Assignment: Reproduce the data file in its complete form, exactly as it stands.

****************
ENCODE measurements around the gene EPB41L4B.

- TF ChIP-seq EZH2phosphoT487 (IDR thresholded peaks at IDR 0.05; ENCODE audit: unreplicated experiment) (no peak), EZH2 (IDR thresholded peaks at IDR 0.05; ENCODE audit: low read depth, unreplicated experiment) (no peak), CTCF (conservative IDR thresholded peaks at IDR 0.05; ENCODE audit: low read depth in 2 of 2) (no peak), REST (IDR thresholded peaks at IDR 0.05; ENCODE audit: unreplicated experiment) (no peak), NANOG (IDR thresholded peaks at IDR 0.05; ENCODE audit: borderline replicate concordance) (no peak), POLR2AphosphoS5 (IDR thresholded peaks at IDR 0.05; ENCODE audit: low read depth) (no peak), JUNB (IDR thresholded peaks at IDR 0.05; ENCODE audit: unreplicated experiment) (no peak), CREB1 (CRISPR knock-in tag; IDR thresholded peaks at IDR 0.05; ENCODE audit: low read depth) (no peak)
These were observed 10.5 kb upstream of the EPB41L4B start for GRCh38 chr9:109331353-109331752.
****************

ENCODE measurements around the gene EPB41L4B.

- TF ChIP-seq EZH2phosphoT487 (IDR thresholded peaks at IDR 0.05; ENCODE audit: unreplicated experiment) (no peak), EZH2 (IDR thresholded peaks at IDR 0.05; ENCODE audit: low read depth, unreplicated experiment) (no peak), CTCF (conservative IDR thresholded peaks at IDR 0.05; ENCODE audit: low read depth in 2 of 2) (no peak), REST (IDR thresholded peaks at IDR 0.05; ENCODE audit: unreplicated experiment) (no peak), NANOG (IDR thresholded peaks at IDR 0.05; ENCODE audit: borderline replicate concordance) (no peak), POLR2AphosphoS5 (IDR thresholded peaks at IDR 0.05; ENCODE audit: low read depth) (no peak), JUNB (IDR thresholded peaks at IDR 0.05; ENCODE audit: unreplicated experiment) (no peak), CREB1 (CRISPR knock-in tag; IDR thresholded peaks at IDR 0.05; ENCODE audit: low read depth) (no peak)
These were observed 10.5 kb upstream of the EPB41L4B start for GRCh38 chr9:109331353-109331752.